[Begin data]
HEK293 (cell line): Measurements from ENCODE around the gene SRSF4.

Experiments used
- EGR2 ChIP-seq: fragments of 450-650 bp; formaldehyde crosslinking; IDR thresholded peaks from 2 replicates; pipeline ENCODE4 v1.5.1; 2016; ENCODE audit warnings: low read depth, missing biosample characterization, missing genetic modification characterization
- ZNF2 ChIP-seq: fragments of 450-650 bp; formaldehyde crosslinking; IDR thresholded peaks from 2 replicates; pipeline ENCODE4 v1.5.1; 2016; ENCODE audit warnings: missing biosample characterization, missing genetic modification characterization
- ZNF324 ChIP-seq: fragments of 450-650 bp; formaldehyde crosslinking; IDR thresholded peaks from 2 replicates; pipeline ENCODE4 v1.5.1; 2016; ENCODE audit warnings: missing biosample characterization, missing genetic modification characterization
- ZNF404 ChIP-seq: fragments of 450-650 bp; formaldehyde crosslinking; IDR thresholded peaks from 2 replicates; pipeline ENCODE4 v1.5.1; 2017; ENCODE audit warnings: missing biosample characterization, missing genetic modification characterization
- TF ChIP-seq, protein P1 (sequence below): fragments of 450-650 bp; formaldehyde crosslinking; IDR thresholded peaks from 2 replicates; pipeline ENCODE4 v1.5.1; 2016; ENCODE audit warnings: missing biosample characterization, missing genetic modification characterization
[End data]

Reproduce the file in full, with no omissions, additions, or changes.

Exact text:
HEK293 (cell line): Measurements from ENCODE around the gene SRSF4.

Experiments used
- EGR2 ChIP-seq: fragments of 450-650 bp; formaldehyde crosslinking; IDR thresholded peaks from 2 replicates; pipeline ENCODE4 v1.5.1; 2016; ENCODE audit warnings: low read depth, missing biosample characterization, missing genetic modification characterization
- ZNF2 ChIP-seq: fragments of 450-650 bp; formaldehyde crosslinking; IDR thresholded peaks from 2 replicates; pipeline ENCODE4 v1.5.1; 2016; ENCODE audit warnings: missing biosample characterization, missing genetic modification characterization
- ZNF324 ChIP-seq: fragments of 450-650 bp; formaldehyde crosslinking; IDR thresholded peaks from 2 replicates; pipeline ENCODE4 v1.5.1; 2016; ENCODE audit warnings: missing biosample characterization, missing genetic modification characterization
- ZNF404 ChIP-seq: fragments of 450-650 bp; formaldehyde crosslinking; IDR thresholded peaks from 2 replicates; pipeline ENCODE4 v1.5.1; 2017; ENCODE audit warnings: missing biosample characterization, missing genetic modification characterization
- TF ChIP-seq, protein P1 (sequence below): fragments of 450-650 bp; formaldehyde crosslinking; IDR thresholded peaks from 2 replicates; pipeline ENCODE4 v1.5.1; 2016; ENCODE audit warnings: missing biosample characterization, missing genetic modification characterization